As introduced previously, a CEO can be rewarded in different ways, but the most common way is a combination of a base salary with bonuses, or cash compensation. Since there have been scandals about the abnormal high salaries of CEOs of a wide array of financial institutions, from NPOs to stock-listed firms, a set of rules and regulations have been implemented, trying to constrain executive compensation. For example, the SEC recently accepted a rule forcing publicly-traded companies to disclose their pay ratio. This rule is mandated by the Dodd-Frank Act and obligates a firm to show the compensation of its CEO to the median compensation of its employee. Such a rule helps shareholders to get insight in the firm and relaxes agency problems.
Agency theory is a well-known supposition in economics. It explains the relationship between agents and principals, which, in the most common case, are respectively managers and stakeholders of a firm. The problem in agency theory is that there are different goals in conducting business for both parties. For example, a manager profits from short-term investment, because this boosts revenue in a certain year, and often the size of his pay-check is linked with year-to-year returns. However, such a short-term investment rarely leads to sustainable growth over the years. On the contrary, a shareholder of a publicly listed firm benefits from long-term investment, since this increases the value of the firm in the long-run.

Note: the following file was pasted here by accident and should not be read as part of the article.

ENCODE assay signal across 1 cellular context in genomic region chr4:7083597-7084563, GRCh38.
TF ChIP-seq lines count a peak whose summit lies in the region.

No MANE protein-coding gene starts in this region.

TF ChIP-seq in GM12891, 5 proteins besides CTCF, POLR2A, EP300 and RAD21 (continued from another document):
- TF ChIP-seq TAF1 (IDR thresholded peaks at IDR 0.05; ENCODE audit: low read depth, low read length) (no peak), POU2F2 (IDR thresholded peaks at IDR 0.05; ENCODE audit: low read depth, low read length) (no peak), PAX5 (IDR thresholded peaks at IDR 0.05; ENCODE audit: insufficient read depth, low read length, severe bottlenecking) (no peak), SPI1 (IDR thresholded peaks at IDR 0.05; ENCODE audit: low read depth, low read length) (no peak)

Causes for agency problems are information asymmetry and moral hazard. With information asymmetry, one party in a business transaction has more information that the opposite party. In agency theory this means quite often that the agent, the manager, has more information than the principal, the shareholder, when he’s conducting business in name of the firm. Moral hazard is the phenomenon in which one of the parties deviates from normal actions, because of the simple reason that he does not face (the same) risks. Therefore, if an agent has more information about a certain transaction, for which he knows only the shareholder will face risks, and he knows he will only benefit, even if it is marginal, in theory he will continue with that transaction.